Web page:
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December 9, 2016
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November 14, 2000
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February 7, 1982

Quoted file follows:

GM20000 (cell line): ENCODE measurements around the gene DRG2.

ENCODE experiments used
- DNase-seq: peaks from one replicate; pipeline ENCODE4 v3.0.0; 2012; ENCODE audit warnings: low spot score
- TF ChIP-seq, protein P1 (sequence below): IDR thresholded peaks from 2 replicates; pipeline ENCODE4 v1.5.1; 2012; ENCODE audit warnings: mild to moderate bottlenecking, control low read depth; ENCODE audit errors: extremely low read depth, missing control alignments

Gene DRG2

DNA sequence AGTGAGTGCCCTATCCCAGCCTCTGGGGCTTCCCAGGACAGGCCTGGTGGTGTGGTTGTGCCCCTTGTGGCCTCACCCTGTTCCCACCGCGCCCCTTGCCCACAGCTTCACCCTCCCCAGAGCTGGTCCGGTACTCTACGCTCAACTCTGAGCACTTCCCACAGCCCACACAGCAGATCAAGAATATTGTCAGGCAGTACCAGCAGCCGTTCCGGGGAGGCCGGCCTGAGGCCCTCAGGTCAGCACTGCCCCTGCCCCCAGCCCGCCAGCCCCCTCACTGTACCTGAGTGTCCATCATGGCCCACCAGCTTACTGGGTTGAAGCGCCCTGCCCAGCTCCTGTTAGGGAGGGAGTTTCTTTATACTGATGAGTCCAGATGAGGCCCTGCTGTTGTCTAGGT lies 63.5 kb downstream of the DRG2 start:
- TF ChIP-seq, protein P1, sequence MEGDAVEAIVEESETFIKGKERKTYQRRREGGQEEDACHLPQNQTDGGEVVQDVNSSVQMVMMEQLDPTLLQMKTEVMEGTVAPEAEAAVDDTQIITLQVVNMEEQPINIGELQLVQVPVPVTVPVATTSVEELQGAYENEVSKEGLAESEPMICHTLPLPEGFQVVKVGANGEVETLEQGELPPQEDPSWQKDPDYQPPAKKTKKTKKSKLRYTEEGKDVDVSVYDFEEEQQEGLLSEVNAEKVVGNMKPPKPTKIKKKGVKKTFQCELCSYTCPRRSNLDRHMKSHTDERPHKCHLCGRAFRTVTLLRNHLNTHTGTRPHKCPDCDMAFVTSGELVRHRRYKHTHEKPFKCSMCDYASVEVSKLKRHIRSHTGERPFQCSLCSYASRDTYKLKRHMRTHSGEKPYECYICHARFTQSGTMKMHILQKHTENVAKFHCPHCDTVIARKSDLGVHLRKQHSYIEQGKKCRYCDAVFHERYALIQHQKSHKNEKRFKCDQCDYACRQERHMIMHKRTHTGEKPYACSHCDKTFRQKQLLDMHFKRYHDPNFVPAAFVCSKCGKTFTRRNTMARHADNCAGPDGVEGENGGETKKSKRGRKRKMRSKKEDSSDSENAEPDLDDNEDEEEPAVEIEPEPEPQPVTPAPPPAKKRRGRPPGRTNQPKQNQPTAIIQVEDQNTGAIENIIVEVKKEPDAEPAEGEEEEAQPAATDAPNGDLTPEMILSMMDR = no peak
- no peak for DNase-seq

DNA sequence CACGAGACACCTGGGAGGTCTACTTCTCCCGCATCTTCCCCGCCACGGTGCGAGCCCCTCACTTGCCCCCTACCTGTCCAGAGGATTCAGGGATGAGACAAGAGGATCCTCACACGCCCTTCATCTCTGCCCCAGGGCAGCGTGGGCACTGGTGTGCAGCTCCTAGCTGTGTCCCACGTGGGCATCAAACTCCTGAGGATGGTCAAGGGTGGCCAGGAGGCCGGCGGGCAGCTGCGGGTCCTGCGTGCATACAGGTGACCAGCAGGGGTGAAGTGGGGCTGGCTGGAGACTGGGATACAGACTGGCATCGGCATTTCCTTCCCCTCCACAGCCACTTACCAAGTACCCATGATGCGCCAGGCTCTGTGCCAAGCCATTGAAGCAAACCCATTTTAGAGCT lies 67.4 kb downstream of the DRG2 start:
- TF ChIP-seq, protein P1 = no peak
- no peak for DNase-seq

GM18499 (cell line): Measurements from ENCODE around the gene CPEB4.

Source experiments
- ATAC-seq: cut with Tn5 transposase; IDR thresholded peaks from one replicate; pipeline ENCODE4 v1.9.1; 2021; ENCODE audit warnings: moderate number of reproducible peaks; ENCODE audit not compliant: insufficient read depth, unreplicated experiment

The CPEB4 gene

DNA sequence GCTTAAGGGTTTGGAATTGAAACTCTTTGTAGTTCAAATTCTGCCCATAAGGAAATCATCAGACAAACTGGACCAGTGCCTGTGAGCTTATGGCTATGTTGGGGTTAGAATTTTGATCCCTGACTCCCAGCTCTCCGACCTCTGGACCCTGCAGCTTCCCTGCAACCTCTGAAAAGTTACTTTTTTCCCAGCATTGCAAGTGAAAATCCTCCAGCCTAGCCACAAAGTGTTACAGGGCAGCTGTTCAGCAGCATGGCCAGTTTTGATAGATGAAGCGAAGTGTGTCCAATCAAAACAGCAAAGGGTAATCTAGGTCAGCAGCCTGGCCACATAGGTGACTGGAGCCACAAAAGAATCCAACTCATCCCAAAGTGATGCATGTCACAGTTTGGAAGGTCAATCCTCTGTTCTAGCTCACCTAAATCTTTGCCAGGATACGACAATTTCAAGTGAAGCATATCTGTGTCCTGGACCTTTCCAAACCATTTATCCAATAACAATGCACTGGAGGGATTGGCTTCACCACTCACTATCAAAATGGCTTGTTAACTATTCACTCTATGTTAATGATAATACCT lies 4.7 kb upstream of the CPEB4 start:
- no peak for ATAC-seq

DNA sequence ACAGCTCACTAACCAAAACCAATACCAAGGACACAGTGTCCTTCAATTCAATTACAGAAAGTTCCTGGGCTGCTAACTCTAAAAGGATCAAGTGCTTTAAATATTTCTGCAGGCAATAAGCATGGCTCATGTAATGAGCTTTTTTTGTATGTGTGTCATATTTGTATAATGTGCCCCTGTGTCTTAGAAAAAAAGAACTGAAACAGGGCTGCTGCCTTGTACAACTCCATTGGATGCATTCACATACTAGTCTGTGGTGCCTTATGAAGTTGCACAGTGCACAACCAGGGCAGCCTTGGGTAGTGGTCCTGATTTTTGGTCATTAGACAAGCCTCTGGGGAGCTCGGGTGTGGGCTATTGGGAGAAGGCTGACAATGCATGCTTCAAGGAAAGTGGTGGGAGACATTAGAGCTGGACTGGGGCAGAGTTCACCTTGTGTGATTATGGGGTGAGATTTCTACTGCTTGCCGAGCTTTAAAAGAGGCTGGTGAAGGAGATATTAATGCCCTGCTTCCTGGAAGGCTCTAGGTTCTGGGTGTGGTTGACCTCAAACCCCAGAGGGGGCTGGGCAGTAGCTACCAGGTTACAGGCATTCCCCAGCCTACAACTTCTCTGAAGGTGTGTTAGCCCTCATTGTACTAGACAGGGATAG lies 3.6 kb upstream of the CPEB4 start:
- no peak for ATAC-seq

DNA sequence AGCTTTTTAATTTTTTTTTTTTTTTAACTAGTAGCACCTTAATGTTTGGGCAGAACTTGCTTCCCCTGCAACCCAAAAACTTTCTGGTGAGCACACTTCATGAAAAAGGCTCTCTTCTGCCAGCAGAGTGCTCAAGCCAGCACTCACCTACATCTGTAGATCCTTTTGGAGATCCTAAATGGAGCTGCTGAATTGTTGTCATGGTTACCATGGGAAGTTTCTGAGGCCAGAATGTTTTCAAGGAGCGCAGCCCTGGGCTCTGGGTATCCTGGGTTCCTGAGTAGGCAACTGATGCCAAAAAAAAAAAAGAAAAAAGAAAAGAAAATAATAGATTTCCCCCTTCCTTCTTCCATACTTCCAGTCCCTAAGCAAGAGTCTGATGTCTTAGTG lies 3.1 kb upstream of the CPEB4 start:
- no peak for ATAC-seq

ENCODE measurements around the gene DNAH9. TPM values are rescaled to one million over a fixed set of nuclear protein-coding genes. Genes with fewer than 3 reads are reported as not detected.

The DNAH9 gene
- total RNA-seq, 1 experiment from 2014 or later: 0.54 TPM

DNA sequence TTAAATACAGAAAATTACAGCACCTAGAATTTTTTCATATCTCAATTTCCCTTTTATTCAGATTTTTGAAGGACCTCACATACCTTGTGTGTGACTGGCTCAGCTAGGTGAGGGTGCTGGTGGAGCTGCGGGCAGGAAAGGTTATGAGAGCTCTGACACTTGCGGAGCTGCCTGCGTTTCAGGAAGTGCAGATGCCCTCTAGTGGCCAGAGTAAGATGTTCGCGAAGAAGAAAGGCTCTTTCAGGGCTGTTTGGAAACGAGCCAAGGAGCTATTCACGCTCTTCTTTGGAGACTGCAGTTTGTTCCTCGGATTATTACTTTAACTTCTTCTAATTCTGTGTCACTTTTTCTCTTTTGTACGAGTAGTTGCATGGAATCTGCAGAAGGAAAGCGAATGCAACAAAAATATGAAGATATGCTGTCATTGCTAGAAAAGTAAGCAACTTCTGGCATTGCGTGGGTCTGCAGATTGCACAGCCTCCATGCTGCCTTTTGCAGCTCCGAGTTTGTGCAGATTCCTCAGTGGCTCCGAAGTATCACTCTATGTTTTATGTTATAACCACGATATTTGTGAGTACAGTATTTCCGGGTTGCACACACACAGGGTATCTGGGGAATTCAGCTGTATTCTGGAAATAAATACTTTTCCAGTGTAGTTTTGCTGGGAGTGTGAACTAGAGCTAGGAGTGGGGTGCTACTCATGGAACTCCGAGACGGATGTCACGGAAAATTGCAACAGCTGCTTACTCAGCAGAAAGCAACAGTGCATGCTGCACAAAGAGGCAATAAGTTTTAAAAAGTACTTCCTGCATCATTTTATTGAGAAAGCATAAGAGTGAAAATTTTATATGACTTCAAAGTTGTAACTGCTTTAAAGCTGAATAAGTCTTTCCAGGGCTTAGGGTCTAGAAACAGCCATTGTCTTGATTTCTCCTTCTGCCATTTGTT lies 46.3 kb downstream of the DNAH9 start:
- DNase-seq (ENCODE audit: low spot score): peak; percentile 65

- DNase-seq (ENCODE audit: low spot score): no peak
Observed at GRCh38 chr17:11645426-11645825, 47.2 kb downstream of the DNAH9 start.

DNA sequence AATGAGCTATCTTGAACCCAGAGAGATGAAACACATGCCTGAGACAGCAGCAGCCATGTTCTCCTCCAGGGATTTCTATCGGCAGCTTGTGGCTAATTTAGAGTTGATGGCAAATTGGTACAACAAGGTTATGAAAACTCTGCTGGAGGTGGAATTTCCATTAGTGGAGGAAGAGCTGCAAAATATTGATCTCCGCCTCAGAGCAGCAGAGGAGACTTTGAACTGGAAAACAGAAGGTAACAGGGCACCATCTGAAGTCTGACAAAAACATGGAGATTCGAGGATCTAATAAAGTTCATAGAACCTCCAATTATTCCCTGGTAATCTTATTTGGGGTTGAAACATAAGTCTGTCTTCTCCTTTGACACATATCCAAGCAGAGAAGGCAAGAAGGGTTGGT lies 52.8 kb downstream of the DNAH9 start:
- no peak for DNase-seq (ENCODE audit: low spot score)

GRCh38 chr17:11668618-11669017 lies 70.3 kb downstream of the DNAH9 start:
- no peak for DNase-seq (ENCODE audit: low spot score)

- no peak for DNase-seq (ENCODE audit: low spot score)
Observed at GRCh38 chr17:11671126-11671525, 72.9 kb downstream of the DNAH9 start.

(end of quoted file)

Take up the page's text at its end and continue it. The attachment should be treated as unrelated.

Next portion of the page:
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STATINTL think i draw my own conclusion -.': ten., o s - ayes That-is the problem. The :flan give. ing Ai1'I?IC?aE APPEARED ON 'A _ f thee, : gradually , became convinced through all his notes." - - neled funds to political parties, press' that the American Embassy in San-, , The difficulty is that the role of the and radio stations in Chile but stayed tiago not only knew about the murderTJ United States in Chile remains an ex- away from violent right .wingers and from the start but was Intent on cbr,' rrPmPt,r rr,nr pre;as or,,.,r;,,n,i C?t?L militarvnlots ,,cal technician," he said after. a show to trial designer, was told that hiss,-syn ; in Chile: 1963-1973.11 - ? Committee and statements by Nathan vas missiagand went to Chile in what, "The director can't do eve " lel Davis, who was Ambassador in became a, desperate search ta:,find' he said. "Hauser did the rese and Santiago from 1971 until shortly afterf Charles. Edmund G. Horinan, th esfar saw all those people, ? and I went the 1973 coup, the United-States than-? only one point of view, essentially Ed ring H orman's, but its claim to present a nor basic historical truth puts it in a differ- clu ent category from other dramatiza. , g - - questions : r.1 $` ; : Approved For Release 2001/03/07: CIA-RDP91-00 Gavras didn't pretend that it is. was N9,7 YORK TIMES 7 FEBRUARY 1. c82 ttMyr.a.wo]..r., But it isn't a documentary, and in, By FLORA L#WIS I Mr. Costa-Gavras says he collabo. ,; . ! rated closely-with the author of"the with the Horman family "so-I cciuld lance writer named Charles vials he rira noc to consult the aiiu Me oecretary oI Derense (then: Melvin Laird). It was an extraordi Norman was killed d;,rthg 1 -- ----- _.; _,.. S e h f . enat In t e o k Ch l D - m- --- r o S"rari u c i, enioc C;l VA Ida ho, - in Chile. f.. r~ 'which ipade extensive investigations Nonetheless, Allende was elected Fact: His.. father, a New York inclt>., and issued a report on "Covert Action After that, according to the Church and it documents some episodes, wrote in the - States orricials for 44 million but ate..: missed for lack of evidence.; ?;.~ . a vast, murderous rampage, many tang such intense pressure on the oppo- 'Fact*.-- A. . lawyer named Thomas, `people, particularly French Socialists, sition's capacity to survive that it Hauser was drawn Into. the Horn gad felt it showed the United States would might be unable to contest the next family's crusade and wrote a. book : go to any length to prevent the sur- ? election scheduled for 1978. The secret about the incident called "The Execu;. vival of another leftist government be- subsidies, he said, were to enable op- tion of Charles Horman: An American sides Cuba in the - Western Hemi- position parties and distributors of in- Sacrifice," published 1n1979. sphere. The French left irdentifled formation to compete with Govern- r Fact: Costa-Gavras, the Paris -their own aims with Allende. The coup went-supported parties and press.:.. based Greek -:-,director :who- made became a kind of litmus test for the + . powerful political films about cases iii Paris intelligentsia, a sequel to the ! "We still have not, ash a society,! Greece, Czechoslovakia and Uruguay Vietnam war thought through the practical and ethic accepted an offer from. Universal -td. cal implications of covert action;tMr make a movie from the Hauser book: Newspaper reports, especially those.' ? Davis said:- He pointed out,`and the It is called "Missing," : stars -Jack 'of Seymour M. Hersh in The New York record confirms, that he successfull y Lemmon and Sissy Spacek and.. it Times, and lengthy records of the 3 opposed C.I A. suggestions to support opens in New York On Friday, at: the Church - Committee in 1975 and 1978 strikes and demonstrations to under Beekman ? theater. It is tautly well,;: showed that the. United States had in- mineAllende. - ' made and cinematically convincuig { :deed been involved in Chilean politics. Fiction: "This film is based on a 4 The most damaging evidence related However, Richard Helms and Hal true story. The incidents and facts are_' to C.I.A.: activity attempting to pre- Hendrix, an I.T.T. official, were con-, documented. Some of the names have- vent Allende's election in 1170. At that ;- victed of perjury for -their testimony, been changed to protect the innocent. time, It was revealed, an infamous before a 1973 Senate. committee. on and also to protect the film." operation called - "Track - II" linked what happened in 1970. And there was o :.I American agents with violent right-- the extraordinary Nixon order to , the Film. in many cases,x latat t- ~^ :are used, rea r are evoked, .real kencetmtaits''pertrayed. 7bese devices G' -and the ilii*ctor's?art;are combir a 1-to-; i,-] ilserstiade61at' Helms not to .inform Ambassador, Korry and two top cabinet members of that plot. Credibility became a serious i issue in disentangling t11e.Chile story.. 1 e 2001/03/07 : CIA-RDP9'.,OQ9, Ne it b Approved For Releaseg/O~0yg~BIW'ObPgilw8090 STATINTL c~a~ef !l rr By Barbara Bernstein Deseret News correspondent4 OGDEN - Ever since Moses sent spies to the land of Canaan, intellignence-gathering has been an intriguing function, but the profession has changed since America got serious about it, according to William Colby, former. director of the Central Intelligence Agency. Colby spoke at a noon convocation Thursday at Weber State College, sponsored by the Associated Students in conjunction with Social Science Week. It was Colby's second?visit to the Ogden school. Colby said the change in American espionage began 40 years ago when the country was surprised by the Japanese attack on Pearl Harbor. It shouldn't have been surprised, he said, because there intelligence abounded pointing to the intentions and capabilities of the Japanese, but the information was not consolidated. "We decided to find out what we already knew and centralize it," he said. The government solicited information from universities, geographical societies, tourists and commercial travelers, and 'asked experts in the Central Intelligence Agency to analyze the data. Even such a trivial thing as a photo of somebody's Aunt Minnie on a beach in a"bathing suit was put to use, he said. If experts noted that she was standing by a truck, for `example, they would know the beach was firm enough for military or espionage vehicles. The progress of technology has brought a change in American espionage too, Colby said. The.observa- tion .planes that flew, over Russia for 3r years were not:an,exercLse,in.idle curiosity. Eventually they flew over Cuba and detected the shape of Soviet armaments being constructed there. . Technology bought the United States the time to confront Khrushchev before he had, his weapons finished and pointed at. the LJ.S. With technologicaPhelp, 'the United States has gone into space and under the:ocean to keep watch on other countries' activities, Colby said,. and literally. listens to the rumbling of theearth's crust to detect their atomic tests,..,:..-, ..? L With the changed scope and accuracy of knowledge-gathering, he said, the United Statses no longer has to send an individual spy slinking out of Hong Kong to see what the Chinese are doing on their borders. "We can see and hear them from here." Another change in intelligence operation is recent insistence that American spies operate under the Constitution and laws.. Colby said. Formerly, spies were considered outside the law, and even President Dwight D. Eisenhower said spies have to be permitted to do their own work in their own way. After Watergate, the public engaged in recrimi- nation and hysteria about the _Q4A,,"Colby said, exaggerating instances whore the agency did the wrong thing and ignoring the good it has done. "We are sobering up now after our binge," he said. "We have resolved the contradicfiion, and we are going to run our intelligence agency under the Constitution." He said the CIA. now has a public document issued by the president that delineates what the CIA is empowered to do and sets up a system of accountability. Congress even has two committees to see that the intelligence service keeps within its bounds. "We still have to turn to the spy, to brave Americans and brave foreigners, to bring us i information," Colby said, because the world is still not safe for democracy. Other countries, compara- tively underprivileged, see American prosperity and seek tools to bridge the.difference between them and the. United States. The tools they use might be economic and political, or they might be sabotage and violence, he said. Great power is now available in small packages I chemical, nuclear and biological - he said, and this power can easily come into the hands of despots. But U.S. information systems can discover problems and defend against threats. It can even deter the use of threats against the United States and' its allies by buying time. The United States can now lay information on. the negotiating table and deal from strong and informed positions, Colby said. Approved For Release 2001/03/07 : CIA-RDP91-00901 R000500070030-6 - ,lfov For Release 0l~G0fi 81'~1SCho~81a,IJ@ Tilling at windmills when the Washington Post bought the printing plant of the Washington Star, it had a legitimate reason: Post circulation had skyrocketed because of the Srar's demise. But the purchase also effectively cut off the possibility of a new afternoon paper published by anyone other than the Post. There is simply not the existing press availability to print such a paper, and the capital investment to buy new presses, considering the generally dim prospects for afternoon papers, is just too forbidding... . Remember how clever criminals once wore gloves or carefully erased their fingerprints before leaving.the scene of a crime? These precautions are no longer necessary. You can leave prints all over the place and still have two months to escape to Rio or some other haven and commit a few more burglaries before you leave. The reason is it's now taking the FBI that long to process requests for fingerprint checks.... _Tbg_Beagan administration has extorted $10,000 from William' Colby by threatening him with prosecution because his French publisher had distributed copies of his book containing certain "sensitive passages" that were e led at the CIA's in the American edition. It was this magazine that first pointed out the differences Me Convert flown ' b Jose h Nocera. November 1980] between the renc and American editions. Our point was t at the a enc 's cuts=the so-called ;ensiitivve passages--concerned insignificant matters and proved how idiotic the CIA's nsorship was. The_ fine is a shameful reversion to j~(ixonkm The Reagan administration is giving us another appointee in the great tradition of Allen, Raymond Donovan, and William J. ("not unfit") Casey. He is Maurice Stans, who has been nominated to be director of the Overseas Private Investment Corporation. Stans, you will recall, served as finance chairman of the Committee to Reelect the President and raised a record 562 million for the 1972 campaign. Unfortunately, the way he raised and disbursed the money led to his indictment by two grand juries. On March 12, 1975, he pleaded guilty to three counts of violating the Federal Election Campaign Act and two counts of accepting illegal campaign -contributions.... Approved For Release 2001/03/07 : CIA-RDP91-00901 R000500070030-6 Approved For Release 2001/03/07 : CIA-RDP91-00901 R ,RED- NOTRE DAME NEWS February 1982 In the CIA, saes Ralph MoG you have to do is tell the truth STATINTL Ralph McGehee '50 joined the Central Intelligence Agency in 1952, shortly after he was cut from the Green Bay Packers. He's not sure why the CIA approached him, but during his intelligence training he met so many other pro football dropouts that he suspects the agency considered the 'National Football League a prime recruiting ground. When the Korean War ended in 1953 McGehee joined the agency's clandestine operations section as a case officer. Over the next two decades he served in the Philippines, Taiwan, Japan, Thailand and Vietnam. He did the routine work of an intelligence officer: recruiting agents, conducting investigations, and maintain- ing liaison with the local police and intelligence organizations. During that era the CIA's main struggle was against Communist insurgency in Southeast Asia. That struggle was a losing one. Of all the countries in the region, today only Thailand remains allied to the West. McGehee thinks he knows why our side lost the rest. In 1965 McGehee directed an intelli- gence gathering effort in a province in northeast Thailand where a Communist insurgency was beginning. After a detailed, yearlong study, McGehee re- ported that he had found a popular movement so broad, pervasive and deeply rooted that purely military measures were unlikely to defeat it. McGehee submitted his findings to the agency but, after a brief period of praise for this work, he ran into an official wall in Washington. His findings, he explains, ran counter to the official Washington view that Communist insurgency was a form of clandestine invasion, and that the natives involved were unwilling partici- pants who were duped or forced into joining guerilla units who took their arms and orders from outside. McGehee maintains that intelligence information often is politicized- In theory, the agency provides accurate and! unbiased information to the President so he can make wise decisions regarding national security. In practice, when a President is firmly committed to a particular policy (such as military victory in Vietnam), the agency shapes its information to conform to that policy J Bad or even inconvenient news is unwelcome. That is an abiding theme in the history of intelligence, and it is the rock on which Ralph McGehee foundered. After he submitted his dissenting report, McGehee's career took a nose- dive. He was shuttled from one low-Iev job to another. He was promised promotions but never received them. He was frustrated as he watched his country wage the wrong kind of war in, Southeast Asia, one he knew was doomed to failure. He did what he cool TaD Approved For Release 2001/03/07 : CIA-RDP91-00901 R00050007 -6